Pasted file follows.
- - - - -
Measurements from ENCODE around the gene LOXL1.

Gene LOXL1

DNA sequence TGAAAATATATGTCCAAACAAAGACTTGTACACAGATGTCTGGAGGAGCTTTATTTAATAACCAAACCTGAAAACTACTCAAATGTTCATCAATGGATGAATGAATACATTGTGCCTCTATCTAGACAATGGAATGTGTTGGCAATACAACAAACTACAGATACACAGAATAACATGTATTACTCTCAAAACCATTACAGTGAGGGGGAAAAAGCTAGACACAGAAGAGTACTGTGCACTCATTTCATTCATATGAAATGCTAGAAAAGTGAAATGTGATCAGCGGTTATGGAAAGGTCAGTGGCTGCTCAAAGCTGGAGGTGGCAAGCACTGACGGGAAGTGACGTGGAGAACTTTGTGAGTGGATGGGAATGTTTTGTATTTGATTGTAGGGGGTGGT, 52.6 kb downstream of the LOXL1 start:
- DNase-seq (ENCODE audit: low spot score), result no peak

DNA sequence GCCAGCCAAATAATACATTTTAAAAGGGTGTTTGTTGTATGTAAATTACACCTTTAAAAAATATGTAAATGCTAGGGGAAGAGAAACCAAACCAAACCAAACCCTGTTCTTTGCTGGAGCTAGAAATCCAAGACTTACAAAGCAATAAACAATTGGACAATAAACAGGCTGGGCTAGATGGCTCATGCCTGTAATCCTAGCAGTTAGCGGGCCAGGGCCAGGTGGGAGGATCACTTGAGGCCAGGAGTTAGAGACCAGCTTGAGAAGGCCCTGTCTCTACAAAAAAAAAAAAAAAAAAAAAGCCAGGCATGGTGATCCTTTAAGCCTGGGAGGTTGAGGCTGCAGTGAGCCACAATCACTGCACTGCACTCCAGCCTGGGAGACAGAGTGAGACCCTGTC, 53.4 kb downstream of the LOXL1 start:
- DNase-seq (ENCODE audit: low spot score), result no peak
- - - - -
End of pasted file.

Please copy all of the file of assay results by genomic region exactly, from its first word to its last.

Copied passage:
Measurements from ENCODE around the gene LOXL1.

Gene LOXL1

DNA sequence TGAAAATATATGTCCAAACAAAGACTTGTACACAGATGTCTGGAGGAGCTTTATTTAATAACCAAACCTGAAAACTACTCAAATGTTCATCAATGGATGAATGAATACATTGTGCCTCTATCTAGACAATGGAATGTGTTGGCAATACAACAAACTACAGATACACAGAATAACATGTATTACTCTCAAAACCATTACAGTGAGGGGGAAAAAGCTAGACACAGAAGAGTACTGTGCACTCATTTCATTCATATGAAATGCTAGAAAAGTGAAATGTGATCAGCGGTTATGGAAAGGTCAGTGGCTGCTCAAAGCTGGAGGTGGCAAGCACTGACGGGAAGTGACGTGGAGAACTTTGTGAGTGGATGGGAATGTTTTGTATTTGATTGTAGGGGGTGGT, 52.6 kb downstream of the LOXL1 start:
- DNase-seq (ENCODE audit: low spot score), result no peak

DNA sequence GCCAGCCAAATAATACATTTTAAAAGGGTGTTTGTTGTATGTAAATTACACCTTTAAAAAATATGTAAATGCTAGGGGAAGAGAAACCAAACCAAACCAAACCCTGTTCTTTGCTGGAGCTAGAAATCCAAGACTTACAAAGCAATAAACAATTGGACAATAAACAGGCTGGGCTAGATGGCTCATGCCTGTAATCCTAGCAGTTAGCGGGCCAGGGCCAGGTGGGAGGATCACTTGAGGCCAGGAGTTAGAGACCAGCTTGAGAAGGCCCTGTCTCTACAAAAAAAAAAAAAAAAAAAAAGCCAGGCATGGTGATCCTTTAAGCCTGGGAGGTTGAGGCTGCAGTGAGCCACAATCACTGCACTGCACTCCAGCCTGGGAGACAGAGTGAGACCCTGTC, 53.4 kb downstream of the LOXL1 start:
- DNase-seq (ENCODE audit: low spot score), result no peak